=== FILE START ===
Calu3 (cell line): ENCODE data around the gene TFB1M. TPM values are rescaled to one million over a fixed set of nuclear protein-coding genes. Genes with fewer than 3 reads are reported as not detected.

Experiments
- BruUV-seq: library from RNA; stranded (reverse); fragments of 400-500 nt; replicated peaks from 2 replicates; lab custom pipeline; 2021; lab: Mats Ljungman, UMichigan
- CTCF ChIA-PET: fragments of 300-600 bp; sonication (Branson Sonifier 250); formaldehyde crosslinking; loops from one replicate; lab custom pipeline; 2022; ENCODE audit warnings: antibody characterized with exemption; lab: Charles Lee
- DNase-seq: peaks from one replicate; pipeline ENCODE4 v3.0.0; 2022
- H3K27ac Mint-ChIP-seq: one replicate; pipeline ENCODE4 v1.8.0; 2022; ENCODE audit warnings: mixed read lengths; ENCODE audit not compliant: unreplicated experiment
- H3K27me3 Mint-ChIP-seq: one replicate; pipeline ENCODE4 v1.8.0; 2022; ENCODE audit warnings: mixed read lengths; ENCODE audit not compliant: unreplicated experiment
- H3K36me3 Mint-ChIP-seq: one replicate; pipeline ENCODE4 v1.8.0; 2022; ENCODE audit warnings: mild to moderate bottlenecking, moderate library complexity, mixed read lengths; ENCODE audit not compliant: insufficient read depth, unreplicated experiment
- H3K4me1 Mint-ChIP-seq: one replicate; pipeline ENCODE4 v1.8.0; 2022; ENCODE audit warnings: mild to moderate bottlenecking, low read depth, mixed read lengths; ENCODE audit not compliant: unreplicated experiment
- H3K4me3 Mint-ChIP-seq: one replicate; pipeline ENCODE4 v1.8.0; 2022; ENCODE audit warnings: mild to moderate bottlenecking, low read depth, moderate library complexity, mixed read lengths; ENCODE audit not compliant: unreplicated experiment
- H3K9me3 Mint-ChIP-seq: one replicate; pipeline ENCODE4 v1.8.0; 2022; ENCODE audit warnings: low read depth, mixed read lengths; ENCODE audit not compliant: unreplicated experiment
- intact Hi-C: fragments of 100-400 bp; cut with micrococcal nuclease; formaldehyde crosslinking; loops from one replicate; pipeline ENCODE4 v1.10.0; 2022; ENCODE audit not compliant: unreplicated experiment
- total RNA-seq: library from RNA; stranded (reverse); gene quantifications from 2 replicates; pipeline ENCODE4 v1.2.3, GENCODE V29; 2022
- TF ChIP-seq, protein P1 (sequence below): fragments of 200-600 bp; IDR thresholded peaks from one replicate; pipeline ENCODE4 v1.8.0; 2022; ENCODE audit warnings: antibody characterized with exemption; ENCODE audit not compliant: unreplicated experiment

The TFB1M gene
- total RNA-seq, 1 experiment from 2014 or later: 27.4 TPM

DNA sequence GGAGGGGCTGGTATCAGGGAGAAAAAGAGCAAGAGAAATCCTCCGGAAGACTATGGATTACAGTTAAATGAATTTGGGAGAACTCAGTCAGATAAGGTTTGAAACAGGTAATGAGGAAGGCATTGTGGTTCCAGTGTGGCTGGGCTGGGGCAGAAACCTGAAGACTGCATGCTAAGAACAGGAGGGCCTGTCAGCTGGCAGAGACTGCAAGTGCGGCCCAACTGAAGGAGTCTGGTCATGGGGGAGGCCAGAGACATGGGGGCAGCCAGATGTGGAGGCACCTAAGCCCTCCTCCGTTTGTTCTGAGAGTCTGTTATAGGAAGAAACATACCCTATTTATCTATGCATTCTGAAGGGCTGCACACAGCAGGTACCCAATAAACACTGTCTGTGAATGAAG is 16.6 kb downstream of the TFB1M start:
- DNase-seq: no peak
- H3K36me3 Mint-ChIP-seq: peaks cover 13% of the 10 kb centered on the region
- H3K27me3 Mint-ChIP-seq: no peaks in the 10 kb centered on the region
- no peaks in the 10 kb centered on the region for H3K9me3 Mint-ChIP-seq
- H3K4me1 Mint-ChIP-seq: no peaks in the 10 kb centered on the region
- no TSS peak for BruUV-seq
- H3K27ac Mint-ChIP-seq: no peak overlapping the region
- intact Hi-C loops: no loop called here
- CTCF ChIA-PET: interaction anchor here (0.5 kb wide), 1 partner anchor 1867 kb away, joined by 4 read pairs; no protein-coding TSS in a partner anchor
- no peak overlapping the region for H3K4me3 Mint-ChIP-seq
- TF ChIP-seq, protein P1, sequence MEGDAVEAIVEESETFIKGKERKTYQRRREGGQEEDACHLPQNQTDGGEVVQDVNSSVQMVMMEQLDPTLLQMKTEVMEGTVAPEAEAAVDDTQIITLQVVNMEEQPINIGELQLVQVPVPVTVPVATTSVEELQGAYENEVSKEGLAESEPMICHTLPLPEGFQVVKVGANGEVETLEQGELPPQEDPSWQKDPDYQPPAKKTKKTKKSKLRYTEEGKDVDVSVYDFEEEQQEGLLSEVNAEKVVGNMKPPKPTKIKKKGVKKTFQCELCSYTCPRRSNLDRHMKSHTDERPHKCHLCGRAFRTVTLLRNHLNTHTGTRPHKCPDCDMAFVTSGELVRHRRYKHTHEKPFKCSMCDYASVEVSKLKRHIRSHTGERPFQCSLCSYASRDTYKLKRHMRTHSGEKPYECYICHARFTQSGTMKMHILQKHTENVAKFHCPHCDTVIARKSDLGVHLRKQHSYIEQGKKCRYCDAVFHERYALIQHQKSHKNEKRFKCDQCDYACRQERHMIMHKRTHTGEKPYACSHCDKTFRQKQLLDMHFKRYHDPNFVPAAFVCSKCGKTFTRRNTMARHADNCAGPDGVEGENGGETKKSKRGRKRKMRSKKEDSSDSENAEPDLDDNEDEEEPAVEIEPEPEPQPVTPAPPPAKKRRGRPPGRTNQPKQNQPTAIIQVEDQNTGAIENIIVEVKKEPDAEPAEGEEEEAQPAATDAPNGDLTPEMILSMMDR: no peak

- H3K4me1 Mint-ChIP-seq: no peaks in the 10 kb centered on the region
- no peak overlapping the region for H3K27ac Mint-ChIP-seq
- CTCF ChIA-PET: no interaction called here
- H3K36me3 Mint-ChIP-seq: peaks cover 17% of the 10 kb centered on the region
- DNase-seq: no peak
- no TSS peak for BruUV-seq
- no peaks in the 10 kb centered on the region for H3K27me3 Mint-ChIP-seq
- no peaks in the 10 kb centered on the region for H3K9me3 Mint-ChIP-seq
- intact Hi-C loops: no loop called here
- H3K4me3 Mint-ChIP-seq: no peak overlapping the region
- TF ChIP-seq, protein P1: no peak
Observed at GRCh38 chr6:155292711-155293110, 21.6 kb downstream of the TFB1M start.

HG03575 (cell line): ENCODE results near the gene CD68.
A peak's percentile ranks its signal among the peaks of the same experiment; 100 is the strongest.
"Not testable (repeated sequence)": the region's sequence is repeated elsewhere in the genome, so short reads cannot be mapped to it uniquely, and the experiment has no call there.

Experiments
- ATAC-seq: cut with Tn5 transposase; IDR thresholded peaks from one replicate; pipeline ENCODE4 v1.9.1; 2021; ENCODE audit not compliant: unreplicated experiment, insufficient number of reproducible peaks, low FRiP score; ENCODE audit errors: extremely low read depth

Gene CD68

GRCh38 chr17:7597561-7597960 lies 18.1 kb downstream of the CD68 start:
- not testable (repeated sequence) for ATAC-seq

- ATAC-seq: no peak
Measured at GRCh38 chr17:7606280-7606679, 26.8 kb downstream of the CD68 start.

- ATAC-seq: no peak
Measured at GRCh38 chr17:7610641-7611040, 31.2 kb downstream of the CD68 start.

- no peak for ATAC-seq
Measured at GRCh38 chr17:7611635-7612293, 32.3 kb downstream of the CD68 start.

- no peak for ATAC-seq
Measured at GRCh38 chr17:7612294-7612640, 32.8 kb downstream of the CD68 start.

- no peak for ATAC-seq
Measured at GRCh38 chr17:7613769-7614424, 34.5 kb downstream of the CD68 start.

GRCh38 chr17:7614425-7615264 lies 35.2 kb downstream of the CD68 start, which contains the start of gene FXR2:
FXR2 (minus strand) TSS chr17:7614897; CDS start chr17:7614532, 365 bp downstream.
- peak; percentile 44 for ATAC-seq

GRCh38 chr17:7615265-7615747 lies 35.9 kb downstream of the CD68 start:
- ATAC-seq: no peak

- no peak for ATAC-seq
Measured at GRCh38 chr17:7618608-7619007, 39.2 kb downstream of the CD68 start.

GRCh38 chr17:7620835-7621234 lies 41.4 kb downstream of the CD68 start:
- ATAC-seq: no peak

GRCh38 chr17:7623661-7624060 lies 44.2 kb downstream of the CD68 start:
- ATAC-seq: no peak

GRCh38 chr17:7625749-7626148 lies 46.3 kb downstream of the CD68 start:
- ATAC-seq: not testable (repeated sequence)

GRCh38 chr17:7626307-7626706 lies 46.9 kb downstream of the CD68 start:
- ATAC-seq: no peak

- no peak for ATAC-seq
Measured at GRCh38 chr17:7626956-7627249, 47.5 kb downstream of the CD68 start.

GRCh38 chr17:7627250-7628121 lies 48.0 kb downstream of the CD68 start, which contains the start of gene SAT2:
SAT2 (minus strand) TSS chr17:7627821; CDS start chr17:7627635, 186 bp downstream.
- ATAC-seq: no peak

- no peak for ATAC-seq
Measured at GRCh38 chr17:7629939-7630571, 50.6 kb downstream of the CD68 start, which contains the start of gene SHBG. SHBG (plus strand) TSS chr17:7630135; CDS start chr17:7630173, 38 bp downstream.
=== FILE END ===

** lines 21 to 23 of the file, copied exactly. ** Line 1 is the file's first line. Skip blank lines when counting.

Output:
- no peaks in the 10 kb centered on the region for H3K9me3 Mint-ChIP-seq
- H3K4me1 Mint-ChIP-seq: no peaks in the 10 kb centered on the region
- no TSS peak for BruUV-seq